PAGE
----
Editor’s note: This story pairs with another titled “Change gives rise to ‘preppers’ and their product lines.”
LDS Church leaders have long counseled their members to prepare to sustain themselves and their families in the event of an emergency. A growing population of “preppers” throughout the nation also feel it important to be prepared and self-reliant for the future.
Religion and prepping “fit hand in hand” in this way, especially with the LDS faith, according to Shane Coles, co-host of Prepper Talk Radio and a prepping blogger.
“I believe that many people are feeling inspiration from on high to get their affairs in order, to free themselves from the bondage of debt and to store up for a day of need,” Coles said.
Coles said this is partially due to prophetic and scriptural warnings, but he feels it is even more so from the urgency many people feel is coming to them individually from divine inspiration.
Prepper Kelli Herlevi said she was grateful for the importance the LDS Church has placed on emergency preparedness when her family experienced the after-effects of Hurricane Katrina in 2005 in Brandon, Mississippi.
During the storm, an LDS Church building in Waveland, Mississippi, was flooded and heavily damaged. Herlevi said in less than 24 hours, the church sent semi trucks full of the supplies necessary to rebuild the chapel.
“It wasn’t by chance that those supplies were ready and available,” Herlevi said. “There had to be a lot of advance planning and preparation for those supplies to be organized, available and on the road almost before the storm had even subsided.”
Herlevi also noticed through her experience that although the church in general is well prepared for emergencies, church members often do not heed the prophetic warnings to prepare themselves and their families for future emergencies.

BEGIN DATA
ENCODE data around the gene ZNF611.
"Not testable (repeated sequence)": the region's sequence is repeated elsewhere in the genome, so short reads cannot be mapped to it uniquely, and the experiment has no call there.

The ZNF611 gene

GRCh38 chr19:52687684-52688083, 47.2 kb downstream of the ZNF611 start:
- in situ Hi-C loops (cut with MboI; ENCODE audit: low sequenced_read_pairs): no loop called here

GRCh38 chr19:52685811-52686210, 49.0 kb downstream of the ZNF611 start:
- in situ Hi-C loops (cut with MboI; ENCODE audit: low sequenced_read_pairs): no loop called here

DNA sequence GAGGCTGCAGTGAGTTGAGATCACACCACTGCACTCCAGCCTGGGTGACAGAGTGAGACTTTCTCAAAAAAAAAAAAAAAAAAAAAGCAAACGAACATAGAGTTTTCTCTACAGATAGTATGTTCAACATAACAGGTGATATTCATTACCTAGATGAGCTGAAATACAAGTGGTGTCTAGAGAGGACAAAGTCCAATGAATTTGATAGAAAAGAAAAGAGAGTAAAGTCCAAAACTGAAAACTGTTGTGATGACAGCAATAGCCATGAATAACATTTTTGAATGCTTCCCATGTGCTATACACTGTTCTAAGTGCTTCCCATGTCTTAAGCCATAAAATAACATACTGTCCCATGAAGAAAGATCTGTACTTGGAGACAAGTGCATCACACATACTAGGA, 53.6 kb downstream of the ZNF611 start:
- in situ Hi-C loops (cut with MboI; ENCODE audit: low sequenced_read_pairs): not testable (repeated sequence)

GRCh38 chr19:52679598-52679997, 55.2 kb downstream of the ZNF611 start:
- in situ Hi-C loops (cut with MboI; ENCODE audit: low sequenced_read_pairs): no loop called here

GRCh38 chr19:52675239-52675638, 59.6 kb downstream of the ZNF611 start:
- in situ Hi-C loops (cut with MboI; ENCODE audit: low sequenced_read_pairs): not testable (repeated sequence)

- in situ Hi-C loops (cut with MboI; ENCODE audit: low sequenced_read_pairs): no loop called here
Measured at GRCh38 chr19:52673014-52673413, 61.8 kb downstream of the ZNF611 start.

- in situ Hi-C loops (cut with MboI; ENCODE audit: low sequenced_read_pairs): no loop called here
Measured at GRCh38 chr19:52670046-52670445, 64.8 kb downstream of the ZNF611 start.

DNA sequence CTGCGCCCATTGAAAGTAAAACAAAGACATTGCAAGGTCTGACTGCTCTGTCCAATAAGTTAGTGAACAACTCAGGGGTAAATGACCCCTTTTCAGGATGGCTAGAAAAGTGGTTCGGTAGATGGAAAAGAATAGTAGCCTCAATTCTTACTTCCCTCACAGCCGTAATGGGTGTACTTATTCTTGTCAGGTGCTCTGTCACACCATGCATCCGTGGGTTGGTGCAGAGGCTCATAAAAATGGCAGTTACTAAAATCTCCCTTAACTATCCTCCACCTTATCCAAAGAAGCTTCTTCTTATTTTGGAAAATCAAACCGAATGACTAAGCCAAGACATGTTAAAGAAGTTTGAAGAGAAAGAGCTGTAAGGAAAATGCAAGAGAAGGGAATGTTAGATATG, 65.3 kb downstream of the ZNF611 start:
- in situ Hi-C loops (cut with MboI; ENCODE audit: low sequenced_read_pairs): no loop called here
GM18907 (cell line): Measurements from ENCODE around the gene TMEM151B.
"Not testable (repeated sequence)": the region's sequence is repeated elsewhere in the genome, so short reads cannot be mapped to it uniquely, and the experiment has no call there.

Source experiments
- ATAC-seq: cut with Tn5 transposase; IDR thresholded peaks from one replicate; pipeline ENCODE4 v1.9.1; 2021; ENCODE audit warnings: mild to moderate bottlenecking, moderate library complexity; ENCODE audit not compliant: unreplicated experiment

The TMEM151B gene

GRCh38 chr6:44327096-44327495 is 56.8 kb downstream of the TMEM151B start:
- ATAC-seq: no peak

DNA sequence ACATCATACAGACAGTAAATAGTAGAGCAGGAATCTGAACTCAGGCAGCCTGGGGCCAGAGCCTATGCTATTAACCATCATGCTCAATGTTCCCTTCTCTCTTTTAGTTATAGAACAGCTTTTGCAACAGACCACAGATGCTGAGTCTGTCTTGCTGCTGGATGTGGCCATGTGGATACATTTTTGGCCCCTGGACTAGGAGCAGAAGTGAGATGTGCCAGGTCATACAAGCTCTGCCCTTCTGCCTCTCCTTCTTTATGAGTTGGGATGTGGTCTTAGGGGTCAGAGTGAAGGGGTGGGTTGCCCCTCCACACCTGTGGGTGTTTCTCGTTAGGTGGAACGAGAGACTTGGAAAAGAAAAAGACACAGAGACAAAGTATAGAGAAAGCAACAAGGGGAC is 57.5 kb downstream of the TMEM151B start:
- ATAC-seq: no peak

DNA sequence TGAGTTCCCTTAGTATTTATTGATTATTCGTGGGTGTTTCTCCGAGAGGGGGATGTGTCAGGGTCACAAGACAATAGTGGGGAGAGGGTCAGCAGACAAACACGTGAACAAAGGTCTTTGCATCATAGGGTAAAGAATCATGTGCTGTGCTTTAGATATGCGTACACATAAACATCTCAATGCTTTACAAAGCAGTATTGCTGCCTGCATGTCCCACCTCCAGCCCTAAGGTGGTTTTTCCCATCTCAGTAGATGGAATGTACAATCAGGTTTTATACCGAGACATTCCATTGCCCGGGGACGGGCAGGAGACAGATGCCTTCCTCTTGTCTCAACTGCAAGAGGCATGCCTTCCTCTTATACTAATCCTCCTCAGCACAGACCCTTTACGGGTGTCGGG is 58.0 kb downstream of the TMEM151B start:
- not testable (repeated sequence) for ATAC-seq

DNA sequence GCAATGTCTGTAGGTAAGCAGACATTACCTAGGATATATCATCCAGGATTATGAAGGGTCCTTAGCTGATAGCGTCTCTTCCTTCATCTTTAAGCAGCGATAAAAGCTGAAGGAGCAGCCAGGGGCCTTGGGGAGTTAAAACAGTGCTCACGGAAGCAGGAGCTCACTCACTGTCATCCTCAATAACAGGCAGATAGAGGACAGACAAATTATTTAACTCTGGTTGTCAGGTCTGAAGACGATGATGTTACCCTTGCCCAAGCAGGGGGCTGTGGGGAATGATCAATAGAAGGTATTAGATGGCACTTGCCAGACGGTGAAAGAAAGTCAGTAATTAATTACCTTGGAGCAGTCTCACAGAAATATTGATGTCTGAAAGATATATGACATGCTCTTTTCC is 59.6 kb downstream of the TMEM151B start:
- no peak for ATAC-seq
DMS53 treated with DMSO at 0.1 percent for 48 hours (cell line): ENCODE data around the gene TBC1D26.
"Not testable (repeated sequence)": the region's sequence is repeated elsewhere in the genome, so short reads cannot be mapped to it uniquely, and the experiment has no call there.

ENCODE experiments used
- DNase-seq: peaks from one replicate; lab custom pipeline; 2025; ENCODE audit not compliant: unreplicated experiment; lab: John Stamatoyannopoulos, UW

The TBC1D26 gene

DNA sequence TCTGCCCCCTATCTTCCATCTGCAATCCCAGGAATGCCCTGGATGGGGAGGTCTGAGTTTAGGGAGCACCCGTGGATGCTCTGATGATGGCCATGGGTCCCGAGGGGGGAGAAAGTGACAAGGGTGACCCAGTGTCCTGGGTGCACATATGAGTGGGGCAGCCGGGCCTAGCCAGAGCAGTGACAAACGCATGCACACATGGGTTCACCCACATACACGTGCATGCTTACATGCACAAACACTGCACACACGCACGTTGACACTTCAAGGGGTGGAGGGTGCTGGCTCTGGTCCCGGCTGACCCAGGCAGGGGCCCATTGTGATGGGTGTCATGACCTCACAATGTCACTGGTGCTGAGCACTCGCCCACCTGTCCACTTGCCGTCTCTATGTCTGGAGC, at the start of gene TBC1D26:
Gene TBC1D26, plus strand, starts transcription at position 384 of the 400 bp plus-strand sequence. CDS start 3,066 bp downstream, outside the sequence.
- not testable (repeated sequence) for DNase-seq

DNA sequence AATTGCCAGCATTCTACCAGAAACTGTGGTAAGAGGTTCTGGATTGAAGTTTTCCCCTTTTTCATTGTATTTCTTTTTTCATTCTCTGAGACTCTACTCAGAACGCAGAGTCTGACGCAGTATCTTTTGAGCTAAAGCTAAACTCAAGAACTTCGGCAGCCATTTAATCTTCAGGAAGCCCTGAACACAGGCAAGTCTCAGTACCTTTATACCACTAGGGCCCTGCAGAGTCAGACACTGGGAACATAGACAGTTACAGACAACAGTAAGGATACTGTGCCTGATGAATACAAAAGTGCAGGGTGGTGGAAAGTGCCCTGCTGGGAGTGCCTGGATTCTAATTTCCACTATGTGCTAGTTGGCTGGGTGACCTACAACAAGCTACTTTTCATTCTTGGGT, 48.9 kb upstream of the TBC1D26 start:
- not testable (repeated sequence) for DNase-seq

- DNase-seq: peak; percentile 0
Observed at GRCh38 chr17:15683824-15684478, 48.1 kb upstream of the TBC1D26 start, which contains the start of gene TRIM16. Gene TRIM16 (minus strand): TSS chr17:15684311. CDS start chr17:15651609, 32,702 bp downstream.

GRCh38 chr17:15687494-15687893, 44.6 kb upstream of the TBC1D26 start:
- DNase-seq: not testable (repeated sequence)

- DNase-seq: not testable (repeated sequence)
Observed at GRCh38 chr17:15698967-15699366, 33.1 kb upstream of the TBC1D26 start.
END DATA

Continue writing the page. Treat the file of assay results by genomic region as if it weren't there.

“I think members of the church might be more prepared than the general public, but not as prepared as they should be,” Herlevi said. “I think some people live with their heads under a rock. They will be the ones that will expect help from others when the emergency does strike.”
Herlevi said during Hurricane Katrina, her family was prepared with enough food storage to sustain themselves for three to six months, as long as they had access to water. However, many people in their neighborhood were not so prepared.
“People were eating whatever they had left in the cupboards, and for most people, that was not much,” Herlevi said. “I could not understand literally being out of food completely after only three days. But I discovered after talking to people, that most of them live a pattern of eating out, picking up dinner on the way home from work, or buying just enough groceries for a few days.”
Many of the Herlevi family’s neighbors would go to their house and eat with them. A lot of people were amazed at their level of calmness, according to Herlevi.
“This experience was an eye opener and we have since added a lot of things to our list of experiences just in case we might need them some day,” Herlevi said.
For the Herlevi family, these experiences have included cultivating a big garden, harvesting seeds, preserving buffalo, raising ducks and eating duck eggs, cooking with a Dutch oven and solar cookers, learning how to sew, canning and preserving food, maintaining 72-hour kits and keeping a collection of games to keep them entertained in case of an emergency.
“As far as prepping, we really get caught up in it and we think it’s a lot of fun,” Herlevi said. “Although, some folks might consider it too extreme.”
Coles said prepping has become a way of life for him.
“Being called a prepper isn’t anything special or extreme,” Coles said. “What the word really represents is someone who is turning back to their roots. Someone who looks back at how their ancestors lived and tries to live more closely to their ways.”